05 August 2004 - (Link to this entry) (Comment)
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Owning my own house comes with the responsibility of ensuring the trash cans are set by the curb on Wednesday night.  I never had this duty as a renter.  Trash dumped in garbage chutes or dumpsters in the basement of apartment buildings simply disappears without notice.  Santa-like, the sanitation workers arrive while I'm asleep, enter the building and whisk away the unwanted debris. 

The law prohibits placing trash by the curb before 7:00 PM on Wednesday night.  Neighborhood custom, however, requires the man of the house drag the cans to the curb no earlier than 9:00 PM.  I tend to lean more toward the earlier limit than the latter, so I sneak my cans to the curb at 7:01 PM, attempting to avoid the ire of my neighbors.  Unfortunately, the wheels of my garbage cans don't work and the cans make a terrible noise as they are dragged across my driveway.  Every neighbor within two blocks looks up and says: "There goes that Californian again, taking out the trash much too early!"

I was distracted last night and neglected to put the cans out.  I awoke at 6:00 AM with the knowledge I either had to get up or hope the cans had enough room for another week.  If I had this duty in San Francisco, I wouldn't bother dressing to take out the trash.  A naked man in San Francisco goes without notice.  I suspect my current neighbors are more easily excited; I pulled on shorts and wandered out into the damp morning air.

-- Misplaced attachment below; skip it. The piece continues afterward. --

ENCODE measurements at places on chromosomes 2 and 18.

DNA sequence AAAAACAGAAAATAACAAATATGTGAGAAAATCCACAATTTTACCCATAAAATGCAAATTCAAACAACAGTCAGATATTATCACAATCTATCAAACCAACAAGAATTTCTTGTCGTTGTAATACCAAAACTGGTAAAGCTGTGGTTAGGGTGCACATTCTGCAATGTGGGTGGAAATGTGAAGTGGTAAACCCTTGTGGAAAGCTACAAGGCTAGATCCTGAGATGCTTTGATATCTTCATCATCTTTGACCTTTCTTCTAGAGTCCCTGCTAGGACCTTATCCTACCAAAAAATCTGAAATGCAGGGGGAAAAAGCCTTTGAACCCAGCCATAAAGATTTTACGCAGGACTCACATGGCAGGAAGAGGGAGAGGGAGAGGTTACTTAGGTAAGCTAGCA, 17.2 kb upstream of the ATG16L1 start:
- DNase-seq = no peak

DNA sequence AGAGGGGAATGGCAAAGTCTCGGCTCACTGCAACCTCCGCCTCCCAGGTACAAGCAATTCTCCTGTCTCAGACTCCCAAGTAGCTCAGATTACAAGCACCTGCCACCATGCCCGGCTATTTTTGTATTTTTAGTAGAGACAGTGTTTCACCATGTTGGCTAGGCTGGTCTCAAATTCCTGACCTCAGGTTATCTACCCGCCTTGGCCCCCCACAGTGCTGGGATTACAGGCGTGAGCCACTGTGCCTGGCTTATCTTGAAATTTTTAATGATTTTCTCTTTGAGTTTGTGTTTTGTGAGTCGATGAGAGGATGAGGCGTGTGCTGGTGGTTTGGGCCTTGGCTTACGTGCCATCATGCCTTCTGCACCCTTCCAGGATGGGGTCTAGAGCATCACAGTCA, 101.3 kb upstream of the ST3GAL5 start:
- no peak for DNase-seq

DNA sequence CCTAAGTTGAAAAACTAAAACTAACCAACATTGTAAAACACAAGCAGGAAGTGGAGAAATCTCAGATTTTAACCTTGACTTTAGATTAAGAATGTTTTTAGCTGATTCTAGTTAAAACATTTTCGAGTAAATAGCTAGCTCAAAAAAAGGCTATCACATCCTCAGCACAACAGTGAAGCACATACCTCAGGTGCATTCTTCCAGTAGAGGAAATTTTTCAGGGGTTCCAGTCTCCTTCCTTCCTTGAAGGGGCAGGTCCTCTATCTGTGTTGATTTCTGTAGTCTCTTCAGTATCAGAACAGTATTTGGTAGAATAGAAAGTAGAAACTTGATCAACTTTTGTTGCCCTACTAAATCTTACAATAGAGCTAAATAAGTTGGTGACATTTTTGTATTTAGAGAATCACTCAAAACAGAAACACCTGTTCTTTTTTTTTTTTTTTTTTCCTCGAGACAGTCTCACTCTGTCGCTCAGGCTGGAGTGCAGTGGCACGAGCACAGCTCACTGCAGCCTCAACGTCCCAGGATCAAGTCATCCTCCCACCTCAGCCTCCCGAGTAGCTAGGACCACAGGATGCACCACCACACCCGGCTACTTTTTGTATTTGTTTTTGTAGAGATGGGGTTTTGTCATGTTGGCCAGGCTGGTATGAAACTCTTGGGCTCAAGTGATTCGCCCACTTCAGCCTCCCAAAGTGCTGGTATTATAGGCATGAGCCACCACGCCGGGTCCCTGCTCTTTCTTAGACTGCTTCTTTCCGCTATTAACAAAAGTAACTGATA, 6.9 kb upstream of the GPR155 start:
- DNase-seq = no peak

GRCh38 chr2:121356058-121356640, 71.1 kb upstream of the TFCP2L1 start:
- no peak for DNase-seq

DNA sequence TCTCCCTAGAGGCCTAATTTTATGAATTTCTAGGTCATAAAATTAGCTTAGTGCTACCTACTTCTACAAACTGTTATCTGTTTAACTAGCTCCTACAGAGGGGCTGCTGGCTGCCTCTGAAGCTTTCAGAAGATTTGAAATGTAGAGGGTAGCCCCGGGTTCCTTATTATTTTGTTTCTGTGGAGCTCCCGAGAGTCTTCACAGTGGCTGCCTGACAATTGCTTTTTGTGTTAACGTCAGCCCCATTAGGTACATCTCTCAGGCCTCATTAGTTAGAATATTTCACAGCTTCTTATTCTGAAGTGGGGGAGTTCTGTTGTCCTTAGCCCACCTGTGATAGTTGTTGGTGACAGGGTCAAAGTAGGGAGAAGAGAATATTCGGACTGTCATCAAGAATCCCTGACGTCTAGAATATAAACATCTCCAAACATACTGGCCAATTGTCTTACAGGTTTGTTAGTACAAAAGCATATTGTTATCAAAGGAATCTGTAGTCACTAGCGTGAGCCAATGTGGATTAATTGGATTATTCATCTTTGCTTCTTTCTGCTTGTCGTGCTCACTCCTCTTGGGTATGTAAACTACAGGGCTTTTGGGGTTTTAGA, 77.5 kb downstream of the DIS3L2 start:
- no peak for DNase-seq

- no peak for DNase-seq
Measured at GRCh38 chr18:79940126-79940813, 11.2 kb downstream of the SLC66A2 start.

I fell back into bed and thought:  "Auntie Mame never carried her own trash.  I need to find an Ito."

As I am writing this, UPS arrived with a package.  In San Francisco, all UPS drivers are really scary lesbians - the kind of dykes who play softball and engage in bar brawls.  In Portland, my UPS driver is a hot, muscled, tattooed, tanned boy who never leaves the package at the door, but always waits for me to come retrieve it.  I wonder if I could arrange a three-way with the UPS man and the Verizon installer...

09 August 2004 - (Link to this entry) (Comment)
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This happens frequently in Portland:  I walk into a store or restaurant and everyone falls silent, stares and watches me carefully until I leave the store or indicate I am not carrying a weapon.

If you think I am hallucinating, I call on the testimony of one local who observed this phenomenon last night.  We entered a bakery to purchase a lemon cake.  All five occupants of the bakery stopped moving and stared at me as if my face had been featured on a most-wanted television program.

I am considerably taller than most folk in Maine.  However, I am taller than most of the general population.  Yes, I have some tattoos, but so do the Hell's Angels who comfortably stroll up to the counters and receive a smile.  Since my appearance on the Swan, I would think the removal of the horns growing from my forehead would have a measurable effect.  This is not the case.